The −48 V power rail is widely used in wireless base stations and telecommunication equipment. Used in network central offices, it can vary between −48 V and −60 V. Measuring the current at that voltage typically requires components that operate on dual supplies, such as ±15 V. Typically, only the front-end conditioning amplifiers that interface directly with the −48 V rail use dual supplies. The remainder of the system operates on single supplies. However, eliminating the negative supply reduces complexity and cost. Using the AD629 and the AD8603 in this circuit allows designers to measure current at −48 V to −60 V while operating only on positive supplies.
Compared with low-side current sensing, the high-side current sensing rejects ground noise and can detect short circuits during operation.
Figure 1: Circuit Used to Measure −48 V Current (Simplified Schematic)
This circuit uses the AD629 difference amplifier to condition voltages beyond its supplies. The minimum and maximum allowable input common-mode voltage is determined by the following equations:
VCOM_MAX = 20 × (+VS – 1.2) – 19 × VREF
VCOM_MIN = 20 × (−VS + 1.2) – 19 × VREF
When VREF = +5 V, +VS = 12 V, and −VS = 0 V, the AD629 common-mode input range is −71 V to +121 V. This is high enough to cover the entire expected range of the −48 V rail. The AD629 difference amplifier senses the differential voltage, IS × RS, which is generated by the current flowing through the shunt resistor. Since the AD629 has a fixed gain of 1, its output voltage is equal to IS × RS +VREF.
The shunt resistor is 100 mΩ with 0.1% tolerance and a maximum power rating of 1 W. When selecting the shunt resistor, both current measurement accuracy and self-heating effects should be considered.
The AD8603 is configured as a subtractor so that it can reject the 5 V common-mode voltage and amplify the signal of interest, IS × RS. The signal is amplified by a factor of 20 to span the 2.5 V full-scale input range of the AD7453 ADC. A full-scale 2.5 V signal to the ADC corresponds to a current of 1.25 A on the −48 V supply. The AD8603 was chosen because it has low input bias current, low offset drift, and rail-to-rail input and output features. The rail-to-rail output allows the AD8603 to share the same supply as the ADC. It should be noted that the output of the AD8603 can only decrease to approximately 50 mV above ground due to its output stage. This corresponds to an input current IS of about 25 mA. Therefore, currents less than about 25 mA cannot be measured. However, accuracy for very low currents is not usually required.
The ratios of the four resistors that form the subtractor must be matched to obtain maximum common-mode rejection (CMR). In this stage, the subtractor will have to reject the 5 V common-mode signal from the AD629.
The AD7453 12-bit ADC is used because of its pseudo-differential input that can simplify the interface between the AD8603 and the ADC. In addition, its small package and low cost make it useful in cost sensitive or size limited cases.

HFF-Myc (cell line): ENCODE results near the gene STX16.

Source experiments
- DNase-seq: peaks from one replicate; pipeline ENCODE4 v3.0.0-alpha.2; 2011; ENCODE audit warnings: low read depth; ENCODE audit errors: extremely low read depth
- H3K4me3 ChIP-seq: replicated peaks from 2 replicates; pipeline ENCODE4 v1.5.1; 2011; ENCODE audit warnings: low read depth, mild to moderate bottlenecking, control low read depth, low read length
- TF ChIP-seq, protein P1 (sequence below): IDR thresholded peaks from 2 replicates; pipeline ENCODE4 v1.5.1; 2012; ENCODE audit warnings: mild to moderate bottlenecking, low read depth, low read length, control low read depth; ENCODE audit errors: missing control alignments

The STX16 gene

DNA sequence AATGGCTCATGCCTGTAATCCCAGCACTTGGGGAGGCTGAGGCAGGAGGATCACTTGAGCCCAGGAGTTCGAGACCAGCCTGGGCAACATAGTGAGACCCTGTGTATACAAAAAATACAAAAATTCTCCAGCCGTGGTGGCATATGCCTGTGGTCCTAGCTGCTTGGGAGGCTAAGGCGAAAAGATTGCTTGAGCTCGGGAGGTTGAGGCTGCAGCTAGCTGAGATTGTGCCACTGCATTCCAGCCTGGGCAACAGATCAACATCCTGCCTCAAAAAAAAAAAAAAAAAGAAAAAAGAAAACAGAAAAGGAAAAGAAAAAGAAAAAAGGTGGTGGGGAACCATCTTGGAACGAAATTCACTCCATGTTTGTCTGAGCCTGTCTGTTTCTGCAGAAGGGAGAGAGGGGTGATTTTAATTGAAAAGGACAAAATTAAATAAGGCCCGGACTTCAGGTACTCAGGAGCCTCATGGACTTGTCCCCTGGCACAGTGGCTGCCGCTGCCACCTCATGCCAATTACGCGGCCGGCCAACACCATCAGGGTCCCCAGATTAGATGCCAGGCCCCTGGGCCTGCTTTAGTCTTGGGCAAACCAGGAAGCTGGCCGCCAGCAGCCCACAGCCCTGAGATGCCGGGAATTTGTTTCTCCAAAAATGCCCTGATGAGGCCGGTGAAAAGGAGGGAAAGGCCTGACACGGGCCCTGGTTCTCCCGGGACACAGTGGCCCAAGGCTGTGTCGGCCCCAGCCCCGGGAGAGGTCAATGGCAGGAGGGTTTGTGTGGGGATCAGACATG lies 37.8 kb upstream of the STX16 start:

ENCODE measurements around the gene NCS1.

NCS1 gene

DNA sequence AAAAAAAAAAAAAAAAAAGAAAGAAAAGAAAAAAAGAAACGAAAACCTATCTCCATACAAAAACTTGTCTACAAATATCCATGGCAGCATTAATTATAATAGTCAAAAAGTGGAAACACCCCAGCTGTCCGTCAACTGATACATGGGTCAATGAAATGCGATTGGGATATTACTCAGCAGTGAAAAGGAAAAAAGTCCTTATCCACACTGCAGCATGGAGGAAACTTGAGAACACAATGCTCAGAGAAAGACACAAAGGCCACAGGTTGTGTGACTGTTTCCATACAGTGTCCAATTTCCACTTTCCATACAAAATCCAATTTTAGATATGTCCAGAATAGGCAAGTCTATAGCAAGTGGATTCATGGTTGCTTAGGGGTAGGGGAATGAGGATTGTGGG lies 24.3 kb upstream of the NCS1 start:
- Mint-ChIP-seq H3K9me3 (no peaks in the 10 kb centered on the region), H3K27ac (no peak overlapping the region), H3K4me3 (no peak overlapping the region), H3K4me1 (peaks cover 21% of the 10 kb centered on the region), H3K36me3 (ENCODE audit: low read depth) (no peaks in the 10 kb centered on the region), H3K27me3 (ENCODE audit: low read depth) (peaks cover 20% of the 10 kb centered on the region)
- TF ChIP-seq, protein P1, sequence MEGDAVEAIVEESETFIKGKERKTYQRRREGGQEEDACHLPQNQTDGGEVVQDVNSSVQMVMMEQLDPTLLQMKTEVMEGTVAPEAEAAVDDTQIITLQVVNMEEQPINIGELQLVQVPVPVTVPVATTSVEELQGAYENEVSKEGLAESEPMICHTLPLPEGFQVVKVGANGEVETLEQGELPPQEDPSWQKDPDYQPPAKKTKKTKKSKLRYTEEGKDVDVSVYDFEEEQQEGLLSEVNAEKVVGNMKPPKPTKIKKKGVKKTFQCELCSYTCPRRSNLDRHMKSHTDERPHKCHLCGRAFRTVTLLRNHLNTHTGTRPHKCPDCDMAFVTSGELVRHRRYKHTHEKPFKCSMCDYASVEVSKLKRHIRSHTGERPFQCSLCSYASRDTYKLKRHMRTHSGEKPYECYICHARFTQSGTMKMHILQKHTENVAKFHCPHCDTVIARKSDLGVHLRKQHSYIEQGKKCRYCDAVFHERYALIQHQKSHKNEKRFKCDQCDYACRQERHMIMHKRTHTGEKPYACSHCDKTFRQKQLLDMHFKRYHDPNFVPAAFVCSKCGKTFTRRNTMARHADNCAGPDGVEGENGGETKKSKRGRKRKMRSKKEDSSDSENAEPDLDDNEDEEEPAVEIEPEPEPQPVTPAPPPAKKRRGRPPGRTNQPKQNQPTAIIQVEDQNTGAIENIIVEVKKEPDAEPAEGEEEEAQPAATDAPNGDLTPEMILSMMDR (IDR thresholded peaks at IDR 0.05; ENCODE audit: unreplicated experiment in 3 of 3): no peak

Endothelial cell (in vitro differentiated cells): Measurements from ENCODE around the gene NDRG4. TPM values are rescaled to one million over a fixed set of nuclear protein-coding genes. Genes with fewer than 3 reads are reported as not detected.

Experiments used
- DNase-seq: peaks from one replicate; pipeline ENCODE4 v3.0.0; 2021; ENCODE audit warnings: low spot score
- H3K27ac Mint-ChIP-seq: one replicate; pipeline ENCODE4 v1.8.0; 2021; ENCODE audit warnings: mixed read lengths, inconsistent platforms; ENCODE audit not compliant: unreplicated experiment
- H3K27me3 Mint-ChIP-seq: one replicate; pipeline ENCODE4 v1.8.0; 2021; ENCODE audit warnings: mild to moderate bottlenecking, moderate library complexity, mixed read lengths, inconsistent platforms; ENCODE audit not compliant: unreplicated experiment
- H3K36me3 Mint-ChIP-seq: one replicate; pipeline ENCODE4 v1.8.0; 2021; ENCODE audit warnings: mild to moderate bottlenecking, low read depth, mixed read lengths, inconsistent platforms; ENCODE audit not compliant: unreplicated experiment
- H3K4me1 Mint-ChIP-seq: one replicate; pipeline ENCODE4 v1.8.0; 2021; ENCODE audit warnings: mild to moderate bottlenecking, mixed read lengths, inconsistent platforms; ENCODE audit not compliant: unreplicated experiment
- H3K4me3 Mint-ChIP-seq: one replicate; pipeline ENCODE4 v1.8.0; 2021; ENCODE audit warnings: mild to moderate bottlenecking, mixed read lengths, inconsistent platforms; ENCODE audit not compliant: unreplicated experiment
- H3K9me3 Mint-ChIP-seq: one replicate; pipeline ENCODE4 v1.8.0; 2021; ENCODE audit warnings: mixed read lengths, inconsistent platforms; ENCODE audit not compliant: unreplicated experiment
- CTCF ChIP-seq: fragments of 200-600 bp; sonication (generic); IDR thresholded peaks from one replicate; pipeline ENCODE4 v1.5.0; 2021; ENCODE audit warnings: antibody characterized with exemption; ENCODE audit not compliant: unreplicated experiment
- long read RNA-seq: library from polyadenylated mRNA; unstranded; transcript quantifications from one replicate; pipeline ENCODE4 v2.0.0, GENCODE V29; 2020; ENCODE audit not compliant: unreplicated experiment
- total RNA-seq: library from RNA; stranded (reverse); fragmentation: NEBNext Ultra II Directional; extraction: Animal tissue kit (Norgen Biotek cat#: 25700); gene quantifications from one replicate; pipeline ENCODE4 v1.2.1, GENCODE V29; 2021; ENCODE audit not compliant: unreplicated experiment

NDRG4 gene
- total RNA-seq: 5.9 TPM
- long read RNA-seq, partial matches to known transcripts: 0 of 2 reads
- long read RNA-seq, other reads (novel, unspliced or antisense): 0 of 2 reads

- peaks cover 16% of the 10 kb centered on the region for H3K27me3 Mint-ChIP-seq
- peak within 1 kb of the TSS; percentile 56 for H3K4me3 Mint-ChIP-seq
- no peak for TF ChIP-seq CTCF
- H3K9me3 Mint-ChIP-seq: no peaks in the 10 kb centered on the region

The AD780 was chosen as the voltage reference for the AD7453 12-bit ADC because of its accuracy and ease of use.
The circuit was tested by measuring the digitized output voltage as a function of current for supply rails of −48 V and −60 V. The results are shown in Figure 2. It shows close correlation to the expected values and good linearity under different common-mode voltages.
Figure 2: Digitized Output Voltage vs. Current for Common-Mode Voltages of −48 V and −60 V
The error due to the CMR of the AD629 is the largest error. The total offset error is amplified by the signal gain of the AD8603 difference amplifier, 20, so it can be as high as 156 mV referenced to the AD8603 output.
Also, from this calculation we see that the CMR of the input difference amplifier is very important for low offset. If the current sense circuit is used outdoors, the temperature specifications (initial gain drift, offset voltage drift, and CMR over the entire temperature range) will be important, and the AD629 is ideal for such applications.
The AD8603 will contribute an error caused by its offset voltage (0.3 mV maximum) and bias current (1 pA). This produces a maximum output offset error of about 6.3 mV for the noise gain of 21. The total maximum output offset error is the sum of the error due to the AD629 (156 mV) and the AD8603 (6.3 mV), or 162.3 mV referred to the AD8603 output. Fortunately, this error can be removed with system calibration.
At the same time, if we use the typical specifications rather than maximums, the offset voltage at the AD8603 output will be approximately 45 mV.
The offset errors of the AD629 can be calculated as follows using the maximum specifications:
|Initial Gain Error||0.05 mV|
|Offset Voltage||1 mV|
|DC CMR (77 dB)||6.768 mV|
|Total Offset||7.818 mV|
The circuit must be constructed on a multilayer PC board with a large area ground plane. Proper layout, grounding, and decoupling techniques must be used to achieve optimum performance (see MT-031 Tutorial, Grounding Data Converters and Solving the Mystery of AGND and DGND and MT-101 Tutorial, Decoupling Techniques).
The ADR361 is another option for the voltage reference because of its smaller size, low power, and high precision.
An integrated instrumentation amplifier, such as the AD8223 or AD8226, can be used instead of the AD8603. This eliminates the need for the external resistor matching required by the AD8603 circuit. A difference amplifier, such as the AD8276 with integrated resistors, can also be used instead of the AD8603 if a gain of one is acceptable.
The AD629B has 9 dB higher CMR than the AD629A. Its offset voltage is one-half and its gain error is almost one-half that of the AD629A. This is critical for cases where system calibration is impossible.
If a more integrated solution is needed for the converter, the ADuC70xx series of ARM7TDMI® precision analog micro-controllers with the integrated 12-bit, 1 MSPS ADC is a good choice.